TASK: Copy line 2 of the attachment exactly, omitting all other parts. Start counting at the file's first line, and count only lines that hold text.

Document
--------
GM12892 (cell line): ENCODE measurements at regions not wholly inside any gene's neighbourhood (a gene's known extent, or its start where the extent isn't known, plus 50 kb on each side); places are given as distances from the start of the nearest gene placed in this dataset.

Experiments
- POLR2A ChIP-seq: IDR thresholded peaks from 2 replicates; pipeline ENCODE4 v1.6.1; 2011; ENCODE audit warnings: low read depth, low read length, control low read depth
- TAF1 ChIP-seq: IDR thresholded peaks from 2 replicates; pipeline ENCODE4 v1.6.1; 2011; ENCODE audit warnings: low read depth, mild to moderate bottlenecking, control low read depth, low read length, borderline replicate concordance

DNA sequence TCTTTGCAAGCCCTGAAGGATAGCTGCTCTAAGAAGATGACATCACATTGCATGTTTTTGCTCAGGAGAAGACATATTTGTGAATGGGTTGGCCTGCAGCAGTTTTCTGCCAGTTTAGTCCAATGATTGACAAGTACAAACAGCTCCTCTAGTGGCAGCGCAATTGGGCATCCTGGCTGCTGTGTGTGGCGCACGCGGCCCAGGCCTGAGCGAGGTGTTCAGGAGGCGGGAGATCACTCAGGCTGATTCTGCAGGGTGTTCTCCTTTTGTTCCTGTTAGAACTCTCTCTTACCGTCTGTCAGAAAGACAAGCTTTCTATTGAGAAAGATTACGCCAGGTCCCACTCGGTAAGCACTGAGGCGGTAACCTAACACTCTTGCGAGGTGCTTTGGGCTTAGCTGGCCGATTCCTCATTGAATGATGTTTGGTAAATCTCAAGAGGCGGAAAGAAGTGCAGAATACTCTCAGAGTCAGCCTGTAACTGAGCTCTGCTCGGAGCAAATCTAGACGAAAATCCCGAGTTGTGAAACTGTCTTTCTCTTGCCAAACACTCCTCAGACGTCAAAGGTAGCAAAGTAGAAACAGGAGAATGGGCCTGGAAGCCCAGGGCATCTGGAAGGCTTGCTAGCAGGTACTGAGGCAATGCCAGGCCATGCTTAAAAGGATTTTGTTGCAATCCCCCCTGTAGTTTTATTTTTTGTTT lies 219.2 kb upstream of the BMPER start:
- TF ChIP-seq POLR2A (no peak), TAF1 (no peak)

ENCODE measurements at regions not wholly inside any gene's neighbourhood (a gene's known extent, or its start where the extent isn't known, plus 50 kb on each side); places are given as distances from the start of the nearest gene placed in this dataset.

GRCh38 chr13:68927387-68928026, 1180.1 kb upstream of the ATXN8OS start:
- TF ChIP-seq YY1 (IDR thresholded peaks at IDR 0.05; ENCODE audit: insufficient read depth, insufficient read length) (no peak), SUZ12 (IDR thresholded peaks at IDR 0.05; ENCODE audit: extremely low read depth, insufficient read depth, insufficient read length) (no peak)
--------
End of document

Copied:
Experiments